It’s been quite a while since my last posting. I think I’ve been blogged out (a brand new term!). My hope is that readers use my blog as a reference.
The kids in my playgroup start in September and finish mid-June. The three boys and three girls that make up the group are between the ages of two and two-and-a-half. Thinking about this year, there are a few things that stand out.
Joaquin stepped right inside on the first day with what felt to me like an expectation. He didn’t cry or look back, but seemed very tentative. Then there was Frances. She had the most opposite of personalities. Frances cried piteously, in the beginning of the year, when her mom dropped her off. I remember saying to her mom after the first day: “Frances is a very passionate person.” She would calm down after a while, but a number of things triggered her anxiety, like changing her diaper, or sitting at the table to eat lunch with the other children.
Early on, her anxiety took the form of physically attacking other children; pushing, hitting, grabbing. Within a few weeks Frances started biting. But not just anyone: Joaquin. It was distressing for all of us (most of all him!!). Naturally, his parents and caregiver were very upset. Especially when it happened a second time. I’ve seen this so many times: aggressive kids seek out passive ones. The other troubling aspect of it was that Joaquin had no apparent reaction.
My response to biting, as always, is dramatic. After inspecting the wound and comforting the bitee, the biter is placed in a time-out, but within visual contact of everyone. I let the biter know that I’m very upset with her/him. The bitee is further comforted, and the other children reassured. It’s a really big deal for everyone.
Frances stopped biting after the second time, but there were other attempts that kept us all on our toes. I kept encouraging Joaquin to speak up when he didn’t like something. As with most children of this age, it was impossible to tell if the message was getting internalized. At the same time, I kept telling Frances over and over that she had to calm down and think before she reacted. (You can actually teach children of this age to take deep breaths.)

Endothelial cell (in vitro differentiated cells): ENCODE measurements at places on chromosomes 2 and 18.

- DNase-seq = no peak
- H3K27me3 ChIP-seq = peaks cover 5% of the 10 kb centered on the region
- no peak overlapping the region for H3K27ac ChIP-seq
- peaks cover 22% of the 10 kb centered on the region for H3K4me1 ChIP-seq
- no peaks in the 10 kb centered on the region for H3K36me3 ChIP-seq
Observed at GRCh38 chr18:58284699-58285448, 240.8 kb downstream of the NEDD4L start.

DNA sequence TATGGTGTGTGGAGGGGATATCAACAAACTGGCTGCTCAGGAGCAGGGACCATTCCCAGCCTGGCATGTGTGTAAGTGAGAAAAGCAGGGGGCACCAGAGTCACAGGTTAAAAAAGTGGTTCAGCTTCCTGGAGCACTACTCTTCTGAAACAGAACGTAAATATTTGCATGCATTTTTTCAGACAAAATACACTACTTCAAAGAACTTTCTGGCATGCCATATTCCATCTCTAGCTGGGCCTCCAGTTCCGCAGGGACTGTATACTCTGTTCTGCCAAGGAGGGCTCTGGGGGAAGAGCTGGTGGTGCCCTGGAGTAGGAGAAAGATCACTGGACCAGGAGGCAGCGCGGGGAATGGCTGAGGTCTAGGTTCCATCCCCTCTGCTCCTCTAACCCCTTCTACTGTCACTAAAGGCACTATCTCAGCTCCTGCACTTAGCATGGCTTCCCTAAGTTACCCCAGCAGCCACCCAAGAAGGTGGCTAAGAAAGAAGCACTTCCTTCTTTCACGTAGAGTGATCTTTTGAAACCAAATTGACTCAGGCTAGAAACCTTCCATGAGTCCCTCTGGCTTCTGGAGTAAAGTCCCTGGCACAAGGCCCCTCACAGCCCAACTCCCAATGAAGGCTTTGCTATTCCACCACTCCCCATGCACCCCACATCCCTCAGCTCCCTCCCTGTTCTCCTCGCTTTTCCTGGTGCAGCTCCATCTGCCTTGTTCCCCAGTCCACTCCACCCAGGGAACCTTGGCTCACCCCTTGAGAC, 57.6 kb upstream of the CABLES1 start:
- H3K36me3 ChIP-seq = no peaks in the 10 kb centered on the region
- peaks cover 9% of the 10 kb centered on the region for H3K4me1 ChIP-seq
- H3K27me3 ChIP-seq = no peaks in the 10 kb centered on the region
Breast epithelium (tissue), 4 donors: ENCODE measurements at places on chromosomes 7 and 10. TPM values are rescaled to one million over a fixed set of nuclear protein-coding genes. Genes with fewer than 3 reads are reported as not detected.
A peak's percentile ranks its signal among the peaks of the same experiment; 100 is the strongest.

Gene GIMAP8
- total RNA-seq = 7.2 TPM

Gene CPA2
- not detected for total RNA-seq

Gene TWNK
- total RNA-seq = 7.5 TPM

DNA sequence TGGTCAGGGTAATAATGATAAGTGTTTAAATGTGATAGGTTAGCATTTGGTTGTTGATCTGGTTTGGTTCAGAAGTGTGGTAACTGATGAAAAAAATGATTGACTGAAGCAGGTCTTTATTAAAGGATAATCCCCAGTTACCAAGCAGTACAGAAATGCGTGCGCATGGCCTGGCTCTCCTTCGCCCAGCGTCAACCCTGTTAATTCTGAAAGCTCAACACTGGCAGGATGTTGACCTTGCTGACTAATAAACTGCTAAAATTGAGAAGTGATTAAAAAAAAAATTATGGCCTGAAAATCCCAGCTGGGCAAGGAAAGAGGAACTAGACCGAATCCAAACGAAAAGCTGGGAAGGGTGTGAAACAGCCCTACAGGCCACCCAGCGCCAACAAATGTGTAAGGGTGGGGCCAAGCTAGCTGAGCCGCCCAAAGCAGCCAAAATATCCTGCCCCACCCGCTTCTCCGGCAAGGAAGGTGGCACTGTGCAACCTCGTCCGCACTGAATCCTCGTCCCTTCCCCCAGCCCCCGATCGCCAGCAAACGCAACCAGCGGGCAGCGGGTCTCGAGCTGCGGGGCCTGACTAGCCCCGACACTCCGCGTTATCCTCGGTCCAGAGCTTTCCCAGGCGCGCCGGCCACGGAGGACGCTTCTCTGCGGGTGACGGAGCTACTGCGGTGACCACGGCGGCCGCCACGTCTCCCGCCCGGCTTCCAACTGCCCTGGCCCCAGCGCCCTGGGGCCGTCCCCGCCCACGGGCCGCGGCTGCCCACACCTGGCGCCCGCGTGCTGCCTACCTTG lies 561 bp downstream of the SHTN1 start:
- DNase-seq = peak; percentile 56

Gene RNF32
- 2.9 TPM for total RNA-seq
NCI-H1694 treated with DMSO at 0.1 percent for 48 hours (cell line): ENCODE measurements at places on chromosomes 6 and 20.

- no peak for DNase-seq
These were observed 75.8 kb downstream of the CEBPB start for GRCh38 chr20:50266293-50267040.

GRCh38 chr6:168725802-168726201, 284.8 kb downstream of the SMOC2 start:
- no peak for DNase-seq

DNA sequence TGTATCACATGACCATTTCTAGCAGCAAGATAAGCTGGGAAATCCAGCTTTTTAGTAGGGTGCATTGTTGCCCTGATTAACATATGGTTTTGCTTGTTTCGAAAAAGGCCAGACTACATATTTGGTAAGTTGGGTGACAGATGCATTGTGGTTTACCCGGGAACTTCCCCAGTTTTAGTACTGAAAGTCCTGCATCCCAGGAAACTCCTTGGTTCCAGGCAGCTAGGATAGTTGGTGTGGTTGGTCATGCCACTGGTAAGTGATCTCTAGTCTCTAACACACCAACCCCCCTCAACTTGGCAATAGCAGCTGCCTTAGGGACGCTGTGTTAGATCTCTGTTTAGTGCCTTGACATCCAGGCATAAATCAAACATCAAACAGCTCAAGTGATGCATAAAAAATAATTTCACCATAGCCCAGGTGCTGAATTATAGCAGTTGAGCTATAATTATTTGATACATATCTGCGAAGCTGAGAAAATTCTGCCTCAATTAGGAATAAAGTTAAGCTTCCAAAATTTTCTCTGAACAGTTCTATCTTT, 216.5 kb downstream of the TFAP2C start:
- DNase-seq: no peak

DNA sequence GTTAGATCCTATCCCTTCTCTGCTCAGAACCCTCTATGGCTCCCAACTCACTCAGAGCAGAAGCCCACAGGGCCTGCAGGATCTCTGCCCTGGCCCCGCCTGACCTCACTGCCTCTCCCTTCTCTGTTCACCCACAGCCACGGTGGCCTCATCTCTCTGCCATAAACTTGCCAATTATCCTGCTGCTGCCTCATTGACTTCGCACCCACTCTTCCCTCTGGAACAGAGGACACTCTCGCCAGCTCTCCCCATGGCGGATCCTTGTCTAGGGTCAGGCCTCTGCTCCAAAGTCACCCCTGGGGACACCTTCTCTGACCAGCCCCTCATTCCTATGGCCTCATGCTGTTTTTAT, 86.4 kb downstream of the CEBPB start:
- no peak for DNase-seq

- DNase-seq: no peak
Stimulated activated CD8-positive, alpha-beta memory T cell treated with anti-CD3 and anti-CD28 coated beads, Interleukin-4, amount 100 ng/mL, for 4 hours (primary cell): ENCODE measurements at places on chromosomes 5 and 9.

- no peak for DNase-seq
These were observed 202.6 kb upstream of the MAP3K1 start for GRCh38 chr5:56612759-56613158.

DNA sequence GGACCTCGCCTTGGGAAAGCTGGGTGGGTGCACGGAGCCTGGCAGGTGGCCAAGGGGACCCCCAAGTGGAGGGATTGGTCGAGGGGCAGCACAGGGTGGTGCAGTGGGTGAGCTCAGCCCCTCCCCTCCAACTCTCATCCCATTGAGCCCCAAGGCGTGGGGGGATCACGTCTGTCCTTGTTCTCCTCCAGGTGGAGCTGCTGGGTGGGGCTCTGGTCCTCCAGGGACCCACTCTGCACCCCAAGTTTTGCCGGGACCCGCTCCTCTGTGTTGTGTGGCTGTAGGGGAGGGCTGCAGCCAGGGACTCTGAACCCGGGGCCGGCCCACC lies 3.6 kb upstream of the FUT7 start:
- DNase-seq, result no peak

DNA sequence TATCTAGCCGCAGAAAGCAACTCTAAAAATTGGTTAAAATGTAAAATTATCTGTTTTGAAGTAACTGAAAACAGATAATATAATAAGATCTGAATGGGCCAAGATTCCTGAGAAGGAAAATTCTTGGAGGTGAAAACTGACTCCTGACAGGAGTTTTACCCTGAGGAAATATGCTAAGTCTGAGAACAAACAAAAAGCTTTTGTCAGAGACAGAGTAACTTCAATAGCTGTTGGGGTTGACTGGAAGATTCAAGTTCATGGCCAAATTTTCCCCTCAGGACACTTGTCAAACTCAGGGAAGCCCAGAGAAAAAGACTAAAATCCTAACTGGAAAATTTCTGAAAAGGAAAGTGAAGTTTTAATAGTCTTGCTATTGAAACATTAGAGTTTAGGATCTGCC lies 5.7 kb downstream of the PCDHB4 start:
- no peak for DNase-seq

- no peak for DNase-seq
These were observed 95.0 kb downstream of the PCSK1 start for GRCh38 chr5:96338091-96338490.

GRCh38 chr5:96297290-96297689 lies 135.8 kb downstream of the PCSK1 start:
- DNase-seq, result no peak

Sometime around November, we were getting ready to eat lunch, as usual around 11:00am. Everyone had washed their hands and were going through the process of selecting a spot on one of the two benches at the kitchen table. (By the way, they quickly come to understand that only three kids can sit on one bench at a time comfortably – amazing when you think about it.) Just prior to getting up on the benches, Frances leaned into Beau, another boy in the group, with open mouth and the possible intention of biting him. She was still unpredictable at that point, but she stopped herself when I warned her and when Beau started crying, hard, even though she hadn’t touched him. (This shows us how much children are paying attention all the time!) After Beau calmed down, it was time to sit down, and he and Frances ended up sitting next to each other. I don’t like to control every move they make, and didn’t prevent this from happening, and, besides, it’s a delicate balance. You can’t harp on one child, warning them constantly to not misbehave before they’ve done anything wrong. Without that little bit of trust, there is nothing to build on. However, you have to be vigilant, watching closely for signs of imminent danger! At some point during lunch, Frances leaned into Beau again. As I warned her to stop and Beau started to cry, I was lucky enough to hear Joaquin, who was looking at them from across the table, say softly: “Just tell her no.” Beautiful!! I showered him with praise. He just smiled and kept on eating his lunch.
This message of encouragement is meant for the whole group. They all understand what has taken place. It was meant not only to encourage Joaquin and to dissuade Frances, but to show all the kids that they can do the same thing. They can all stand up for themselves, and each other. And they can check their aggressive feelings too.
By the end of the year, Joaquin was fully in his element. Still quiet by nature, but completely confident and able to stand up for himself. His good nature, and that of the rest of the group, affected everyone as a whole. And Frances, the one with a zest for life, found her softer side and clearly loved that side of herself. And so did everyone else.